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Empyre: Dukes of the Far Frontier Review -An Empire in Ruins

Empyre: Dukes of the Far Frontier is going to appeal to a very specific person. That person is someone who loves Steampunk and Western mashups, along with Isometric RPG’s that are very flawed. I wanted to like this game, but unfortunately, the dev made that impossible.

This was pretty much the last moment that I enjoyed the game.

Everything starts off promising, with a slick animated intro and professional-sounding narrator laying the breadcrumbs of a backstory for you. (Apparently there’s floods and deadly plants destroying the US, so some people moved into the desert.) You’re then dropped into a pretty in-depth character creation screen that’s remarkably reminiscent of Fallout 1 or 2. You even have to pick a negative perk, which is an interesting option. Unfortunately, the game falls into that trap of forcing you to make decisions on character building without giving you enough information. I could easily see a bad build leading to problems and frustration for a lot of players.

Your initial introduction to the world is pretty confusing. I think that’s intentional, but it also might be bad storytelling.

What I didn’t see coming was how downright fugly this game is. It’s BUDGET, in all caps. Animations are stilted and awkward, and the game runs slow as molasses. It’s not an exaggeration to say this thing looks like a game made in 2005. And when I say it runs slow, I mean AT ALL TIMES. Everything moves at a snail’s pace. Combat is similarly a nightmare. It’s real time with pause, for some unknown reason, and whether you’re trying to play in real time, or consciously pausing at every important step, the game struggles to do what you tell it to do. This game really should have been turn-based for combat.

Someone needs to tell them that humans don’t hold guns like that.

When combat ends (sometimes while enemies are still around, but somehow can’t see you even when they literally watched you walk around a corner) the game stutters to put you back into the regular free roam mode. Literally everything you do causes the game to either freeze, stutter, crash, or slooooooowly resume. Get spotted, however, and you’re back in combat, sometimes with enemies seeming to pop out of nowhere. Quests and important NPC’s are also not signposted well at all, and with a glacial pace, navigating yourself through the narrow streets and corridors of this butt-ugly universe becomes a punishment in and of itself. Everything about this game is sub-optimal, save for the introduction.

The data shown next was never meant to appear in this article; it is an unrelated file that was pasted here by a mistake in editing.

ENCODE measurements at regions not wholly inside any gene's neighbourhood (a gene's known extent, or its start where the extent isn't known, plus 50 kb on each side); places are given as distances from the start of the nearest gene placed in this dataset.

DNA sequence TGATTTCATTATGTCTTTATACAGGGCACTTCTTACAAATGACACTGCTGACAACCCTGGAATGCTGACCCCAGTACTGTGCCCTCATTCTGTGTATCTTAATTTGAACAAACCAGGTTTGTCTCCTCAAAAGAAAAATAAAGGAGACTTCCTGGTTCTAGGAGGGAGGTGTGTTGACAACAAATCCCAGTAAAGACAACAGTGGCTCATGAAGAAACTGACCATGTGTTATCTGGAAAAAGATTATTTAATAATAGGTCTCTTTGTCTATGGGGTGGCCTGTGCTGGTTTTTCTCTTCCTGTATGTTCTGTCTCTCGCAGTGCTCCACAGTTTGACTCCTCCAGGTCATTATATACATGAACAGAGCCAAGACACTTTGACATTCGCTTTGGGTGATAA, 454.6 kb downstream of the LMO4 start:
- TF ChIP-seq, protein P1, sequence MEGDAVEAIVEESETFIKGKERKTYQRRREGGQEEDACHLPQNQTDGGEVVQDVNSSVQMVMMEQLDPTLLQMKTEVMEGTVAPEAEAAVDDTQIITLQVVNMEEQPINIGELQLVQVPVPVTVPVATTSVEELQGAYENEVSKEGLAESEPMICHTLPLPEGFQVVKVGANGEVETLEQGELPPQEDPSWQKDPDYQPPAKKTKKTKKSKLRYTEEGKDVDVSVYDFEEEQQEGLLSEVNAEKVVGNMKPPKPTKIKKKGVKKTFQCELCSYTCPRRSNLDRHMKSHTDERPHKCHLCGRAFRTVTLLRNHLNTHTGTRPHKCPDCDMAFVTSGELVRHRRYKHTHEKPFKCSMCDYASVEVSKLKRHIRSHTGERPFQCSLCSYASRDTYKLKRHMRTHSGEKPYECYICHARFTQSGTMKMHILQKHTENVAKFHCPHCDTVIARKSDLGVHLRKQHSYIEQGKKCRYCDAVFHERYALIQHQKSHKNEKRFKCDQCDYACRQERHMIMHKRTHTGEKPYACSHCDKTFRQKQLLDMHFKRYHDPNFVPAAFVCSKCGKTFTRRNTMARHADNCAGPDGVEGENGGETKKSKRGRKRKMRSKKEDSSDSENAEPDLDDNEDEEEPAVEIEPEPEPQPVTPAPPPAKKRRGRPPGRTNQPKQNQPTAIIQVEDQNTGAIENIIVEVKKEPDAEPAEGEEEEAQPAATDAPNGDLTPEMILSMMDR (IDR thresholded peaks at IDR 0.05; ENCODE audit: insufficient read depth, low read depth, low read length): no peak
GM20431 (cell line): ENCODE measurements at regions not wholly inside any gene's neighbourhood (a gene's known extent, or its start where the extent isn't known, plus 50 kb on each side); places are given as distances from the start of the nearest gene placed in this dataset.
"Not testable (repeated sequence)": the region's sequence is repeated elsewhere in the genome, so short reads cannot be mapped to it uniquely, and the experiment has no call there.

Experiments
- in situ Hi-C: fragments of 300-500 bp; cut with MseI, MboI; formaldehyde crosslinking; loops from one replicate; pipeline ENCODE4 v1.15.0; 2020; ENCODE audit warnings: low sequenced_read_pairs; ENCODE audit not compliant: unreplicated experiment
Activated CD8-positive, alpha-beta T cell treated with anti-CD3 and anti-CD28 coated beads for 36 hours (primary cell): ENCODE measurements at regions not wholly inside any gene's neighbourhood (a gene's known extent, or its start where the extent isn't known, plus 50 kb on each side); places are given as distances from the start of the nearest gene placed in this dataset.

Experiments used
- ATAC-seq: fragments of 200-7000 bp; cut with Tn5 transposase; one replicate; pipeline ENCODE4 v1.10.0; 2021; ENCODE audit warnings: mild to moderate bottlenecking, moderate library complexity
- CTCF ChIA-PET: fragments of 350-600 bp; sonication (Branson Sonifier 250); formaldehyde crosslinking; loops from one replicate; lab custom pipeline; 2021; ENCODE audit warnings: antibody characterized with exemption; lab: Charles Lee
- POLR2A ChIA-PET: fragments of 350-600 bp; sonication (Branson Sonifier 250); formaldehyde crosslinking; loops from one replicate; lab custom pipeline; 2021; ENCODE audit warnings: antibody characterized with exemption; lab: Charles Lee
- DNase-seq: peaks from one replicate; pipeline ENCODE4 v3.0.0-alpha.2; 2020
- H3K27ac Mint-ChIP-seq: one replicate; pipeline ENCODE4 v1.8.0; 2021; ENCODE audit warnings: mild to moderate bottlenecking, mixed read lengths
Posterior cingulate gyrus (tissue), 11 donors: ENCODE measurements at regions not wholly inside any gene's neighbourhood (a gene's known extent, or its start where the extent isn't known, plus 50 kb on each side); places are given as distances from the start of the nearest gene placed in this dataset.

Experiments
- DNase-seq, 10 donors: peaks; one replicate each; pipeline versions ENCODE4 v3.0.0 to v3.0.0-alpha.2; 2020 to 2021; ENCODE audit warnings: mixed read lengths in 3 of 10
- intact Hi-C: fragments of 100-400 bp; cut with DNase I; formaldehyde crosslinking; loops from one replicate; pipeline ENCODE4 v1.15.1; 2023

There’s dialogue options, if you can suffer through the rest of the game.

I’m trying not to be overly harsh here, but it’s genuinely impossible, especially when I see that $20 USD price tag. They made an effort, and I think they’re trying to put a good game out, but either what they want is beyond the scope of their abilities, or someone said, “Ah screw it. It’s as good as it’s gonna get.” To be very honest, I would struggle to recommend this game at a $10 price point. I can’t even consider recommending it for $20. There’s just too much wrong with it, and there’s minimal fun to be had. Look elsewhere for your strategy and steampunk fix.

To purchase Empyre: Dukes of the Far Frontier, CLICK HERE.

The Chuck is a lifelong gamer who was born in Ohio, but now lives in much closer proximity to Mickey Mouse.

The Chuck has found his life to be a series of improbable and almost unbelievable events, starting when he was twenty and caught the bubonic plague from a prairie dog. He was as surprised as anyone when he found out that's something that can happen.

When he isn't gaming, The Chuck can be found enjoying baseball, (American) football, pro wrestling, and horror movies. He is most commonly seen in the company of one or more cats.

Reclusive by nature, The Chuck is (like most semi-feral creatures) reward-driven. Approach with caution and some form of treat.

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